SVC on Twitter    SVC on Facebook    SVC on LinkedIn

Related Articles

 

Setting the AV Stage, Part 1

Jul 26, 2011 1:26 PM, with Bennett Liles


   Follow us on Twitter    

 Listen to the Podcasts
Part 1 | Part 2

Editor’s note: For your convenience, this transcription of the podcast includes timestamps. If you are listening to the podcast and reading its accompanying transcription, you can use the timestamps to jump to any part of the audio podcast by simply dragging the slider on the podcast to the time indicated in the transcription.

The AV staging business is high stakes, very competitive, and it’s changing fast with new technology and social media working into event formats. Midori Connolly of Pulse Staging and Events is going to give us an inside look at the event staging industry, coming up next on the SVC podcast.
Midori Connolly with me from Pulse Staging and Events in San Diego. AV staging is a very dynamic business now the way the technology is going, so what do you do there and for whom do you do it?

Yeah hi, thanks for having me. As you said I am Midori Connolly, and I’m the co-founder and “Chief AV Girl” at Pulse Staging and Events. Essentially we truly are a traditional company in the sense that we own audio/visual inventory. We provide gear for live events. Our particular focus is on corporate association government medical meetings—conferences, conventions, seminars but some of our colleagues are more on what we call the “Rock and Roll side” so we tend to focus on business meetings. And we bring in the gear, we bring in the labor, we bring in expertise to operate our equipment so in that sense we are truly a traditional staging company. [Timestamp: 1:48]

That can be a very tight business with a lot of deadlines—a lot of gear to transport and keep up and running and I would think dealing with a lot of clients who sometimes know exactly what they want and others who may rely on you to fill in some of the details.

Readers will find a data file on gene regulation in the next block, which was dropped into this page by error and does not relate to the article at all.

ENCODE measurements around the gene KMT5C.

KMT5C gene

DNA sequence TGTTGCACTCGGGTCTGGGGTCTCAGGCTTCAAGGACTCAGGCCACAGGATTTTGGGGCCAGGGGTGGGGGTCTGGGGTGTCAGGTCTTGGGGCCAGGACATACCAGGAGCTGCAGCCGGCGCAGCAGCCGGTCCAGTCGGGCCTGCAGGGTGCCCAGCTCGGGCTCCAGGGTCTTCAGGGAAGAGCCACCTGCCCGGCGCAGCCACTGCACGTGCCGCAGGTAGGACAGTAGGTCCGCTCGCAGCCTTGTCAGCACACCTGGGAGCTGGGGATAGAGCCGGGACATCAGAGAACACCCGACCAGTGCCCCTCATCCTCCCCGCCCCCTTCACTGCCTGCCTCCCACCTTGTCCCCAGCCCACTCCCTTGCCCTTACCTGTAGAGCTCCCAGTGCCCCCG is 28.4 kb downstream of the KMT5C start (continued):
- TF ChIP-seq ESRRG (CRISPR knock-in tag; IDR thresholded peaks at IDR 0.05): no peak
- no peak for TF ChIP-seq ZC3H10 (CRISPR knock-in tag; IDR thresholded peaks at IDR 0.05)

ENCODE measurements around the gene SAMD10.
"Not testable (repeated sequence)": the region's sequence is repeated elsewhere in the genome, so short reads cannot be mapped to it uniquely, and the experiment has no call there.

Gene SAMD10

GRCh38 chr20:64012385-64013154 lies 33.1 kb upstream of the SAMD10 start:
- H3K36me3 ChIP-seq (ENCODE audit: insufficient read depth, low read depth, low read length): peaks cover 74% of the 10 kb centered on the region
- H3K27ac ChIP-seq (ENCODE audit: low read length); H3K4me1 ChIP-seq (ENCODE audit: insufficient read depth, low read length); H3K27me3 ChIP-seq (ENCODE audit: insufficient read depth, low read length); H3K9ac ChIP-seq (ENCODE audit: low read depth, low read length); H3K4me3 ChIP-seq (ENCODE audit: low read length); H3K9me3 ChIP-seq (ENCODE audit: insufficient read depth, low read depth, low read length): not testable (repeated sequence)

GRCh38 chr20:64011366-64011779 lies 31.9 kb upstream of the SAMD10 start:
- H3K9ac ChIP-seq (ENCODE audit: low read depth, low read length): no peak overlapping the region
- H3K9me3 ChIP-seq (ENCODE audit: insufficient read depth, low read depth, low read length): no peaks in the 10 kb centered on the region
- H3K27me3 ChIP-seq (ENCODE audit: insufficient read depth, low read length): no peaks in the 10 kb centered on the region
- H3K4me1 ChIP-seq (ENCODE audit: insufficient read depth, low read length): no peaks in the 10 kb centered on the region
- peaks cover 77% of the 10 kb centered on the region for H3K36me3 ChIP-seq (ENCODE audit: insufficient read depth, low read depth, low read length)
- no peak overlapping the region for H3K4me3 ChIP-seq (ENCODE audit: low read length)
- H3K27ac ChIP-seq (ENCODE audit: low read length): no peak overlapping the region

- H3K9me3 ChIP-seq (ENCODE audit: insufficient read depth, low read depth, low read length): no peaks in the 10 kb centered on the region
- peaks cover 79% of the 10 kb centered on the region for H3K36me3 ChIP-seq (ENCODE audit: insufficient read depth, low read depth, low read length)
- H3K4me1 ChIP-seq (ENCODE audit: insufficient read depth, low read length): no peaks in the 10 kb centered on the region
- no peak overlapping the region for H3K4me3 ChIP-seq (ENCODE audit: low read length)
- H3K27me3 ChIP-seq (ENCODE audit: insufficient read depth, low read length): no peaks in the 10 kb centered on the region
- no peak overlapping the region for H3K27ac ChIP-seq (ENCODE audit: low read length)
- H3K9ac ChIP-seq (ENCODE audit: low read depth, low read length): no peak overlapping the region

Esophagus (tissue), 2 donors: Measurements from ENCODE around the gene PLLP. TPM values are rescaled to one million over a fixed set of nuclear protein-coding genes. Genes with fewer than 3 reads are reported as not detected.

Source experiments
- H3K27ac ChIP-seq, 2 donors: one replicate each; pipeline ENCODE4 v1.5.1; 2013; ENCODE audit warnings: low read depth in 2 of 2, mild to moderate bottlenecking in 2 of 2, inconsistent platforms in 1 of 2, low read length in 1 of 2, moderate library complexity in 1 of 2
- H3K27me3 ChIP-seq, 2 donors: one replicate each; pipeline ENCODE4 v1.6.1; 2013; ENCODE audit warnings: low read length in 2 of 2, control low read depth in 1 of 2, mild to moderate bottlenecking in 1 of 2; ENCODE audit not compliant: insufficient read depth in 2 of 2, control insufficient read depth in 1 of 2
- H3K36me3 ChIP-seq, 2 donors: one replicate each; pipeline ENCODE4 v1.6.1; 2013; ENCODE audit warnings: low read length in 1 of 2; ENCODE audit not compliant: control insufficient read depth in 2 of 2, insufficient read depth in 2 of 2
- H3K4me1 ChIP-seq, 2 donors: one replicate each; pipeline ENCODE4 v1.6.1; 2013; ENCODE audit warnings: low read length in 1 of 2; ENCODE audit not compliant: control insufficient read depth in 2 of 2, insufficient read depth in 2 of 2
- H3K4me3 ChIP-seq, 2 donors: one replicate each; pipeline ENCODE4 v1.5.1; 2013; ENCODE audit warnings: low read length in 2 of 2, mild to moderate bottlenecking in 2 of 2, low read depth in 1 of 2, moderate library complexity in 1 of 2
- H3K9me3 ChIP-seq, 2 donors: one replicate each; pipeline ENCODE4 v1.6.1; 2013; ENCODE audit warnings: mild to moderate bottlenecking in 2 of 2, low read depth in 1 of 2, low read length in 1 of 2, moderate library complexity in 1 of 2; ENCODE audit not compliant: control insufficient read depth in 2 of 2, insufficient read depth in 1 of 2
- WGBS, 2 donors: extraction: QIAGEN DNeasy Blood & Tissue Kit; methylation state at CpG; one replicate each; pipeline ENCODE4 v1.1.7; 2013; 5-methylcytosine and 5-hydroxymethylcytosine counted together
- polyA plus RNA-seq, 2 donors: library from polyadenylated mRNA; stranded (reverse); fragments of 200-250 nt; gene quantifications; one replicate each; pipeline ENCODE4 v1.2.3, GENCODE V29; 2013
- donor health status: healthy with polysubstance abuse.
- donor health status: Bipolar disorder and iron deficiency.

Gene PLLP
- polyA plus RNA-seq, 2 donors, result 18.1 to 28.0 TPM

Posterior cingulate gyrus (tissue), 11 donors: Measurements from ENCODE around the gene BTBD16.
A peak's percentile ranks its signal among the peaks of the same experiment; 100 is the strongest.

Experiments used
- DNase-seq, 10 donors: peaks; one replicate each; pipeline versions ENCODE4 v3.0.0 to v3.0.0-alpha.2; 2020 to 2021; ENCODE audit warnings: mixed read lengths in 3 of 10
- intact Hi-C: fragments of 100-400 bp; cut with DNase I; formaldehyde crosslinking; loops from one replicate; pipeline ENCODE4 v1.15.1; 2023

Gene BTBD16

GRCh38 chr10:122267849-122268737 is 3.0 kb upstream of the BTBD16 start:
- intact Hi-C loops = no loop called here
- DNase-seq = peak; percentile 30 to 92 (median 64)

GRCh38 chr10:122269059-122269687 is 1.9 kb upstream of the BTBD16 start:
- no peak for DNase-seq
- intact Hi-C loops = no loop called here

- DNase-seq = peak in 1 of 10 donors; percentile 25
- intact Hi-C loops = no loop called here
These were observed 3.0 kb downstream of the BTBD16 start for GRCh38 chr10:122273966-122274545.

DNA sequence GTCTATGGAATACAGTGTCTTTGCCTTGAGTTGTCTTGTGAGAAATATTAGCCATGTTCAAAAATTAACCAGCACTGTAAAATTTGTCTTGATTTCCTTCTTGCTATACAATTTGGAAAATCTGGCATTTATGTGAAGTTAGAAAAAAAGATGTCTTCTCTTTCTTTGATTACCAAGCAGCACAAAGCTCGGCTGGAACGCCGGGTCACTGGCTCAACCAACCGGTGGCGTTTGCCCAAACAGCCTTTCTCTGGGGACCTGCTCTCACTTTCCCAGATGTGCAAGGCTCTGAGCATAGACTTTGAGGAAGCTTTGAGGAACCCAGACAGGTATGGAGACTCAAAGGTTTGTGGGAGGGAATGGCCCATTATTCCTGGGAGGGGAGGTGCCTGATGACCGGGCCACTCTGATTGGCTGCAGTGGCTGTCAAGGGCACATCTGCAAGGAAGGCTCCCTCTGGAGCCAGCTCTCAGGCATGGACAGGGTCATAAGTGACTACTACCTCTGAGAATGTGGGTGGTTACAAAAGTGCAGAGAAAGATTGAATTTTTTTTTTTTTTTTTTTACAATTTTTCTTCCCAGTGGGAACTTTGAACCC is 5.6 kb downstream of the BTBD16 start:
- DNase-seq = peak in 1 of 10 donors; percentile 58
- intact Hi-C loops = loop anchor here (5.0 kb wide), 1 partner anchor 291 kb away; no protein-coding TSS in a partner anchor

Yes very true. So what happens is we have a division in many ways for a lot of these smaller groups that are out there, in small associations they may not have the budget to hire a sort of a creative team or a production team so in some cases we have to put our little creative hats on and come up with a look/feel sort of concept for events but usually in most cases we work for a producer or creative production team. We don’t really design any content for events so in between the client and us we usually have producer who is doing a lot of the script writing…the true creative design for events but as I said, in some cases that just doesn’t happen so…but it’s definitely, as you mentioned, a high-stress type of situation not for the faint of heart. [Timestamp: 3:03]

And dealing with all that tech gear you can always count on there being some surprises.
Right.

…just at the worst time for it to happen.
Yes it’s amazing how once everything’s up and running you think, “Oh well what was ever the problem,” but getting there is always a bit of a…you just don’t sleep at night sometimes and one of the things I love is all of our friends on the built environment. I think that probably 80 percent of them said, “Oh yeah I did staging for a while but that was just way too crazy. [Timestamp: 3:36]

Well, there’s certainly no mystery in why that is with all the things you have to do. I know that the staging business has changed and is still very much in the technology revolution if you want to call it that. So I’m curious as to what you see as the biggest challenges in that field with new media and other elements being worked into it now.
Right so…and this is…I think we’re still in transition. I mean just like every part of this world, the economy really had an impact on the meetings industry and because of those changes you had people who were not able to travel to events. They just…logistically they could not afford it. They still wanted to be there, they wanted educational content, they wanted networking, they still wanted to be connected to the events and in many cases companies just couldn’t afford to travel their entire workforce to an annual meeting so in our case what we really found was that we had to step into the realm of doing what we call “hybrid meetings” or hybridizing these meetings so…just kind of blending audiences so…still having maybe a smaller, reduced size face to face event but using some kind of technological platform to incorporate and distribute the content to remote audiences around…sometimes the world. [Timestamp: 5]



Acceptable Use Policy
blog comments powered by Disqus

Browse Back Issues
BROWSE ISSUES
  November 2014 Sound & Video Contractor Cover October 2014 Sound & Video Contractor Cover September 2014 Sound & Video Contractor Cover August 2014 Sound & Video Contractor Cover July 2014 Sound & Video Contractor Cover June 2014 Sound & Video Contractor Cover  
November 2014 October 2014 September 2014 August 2014 July 2014 June 2014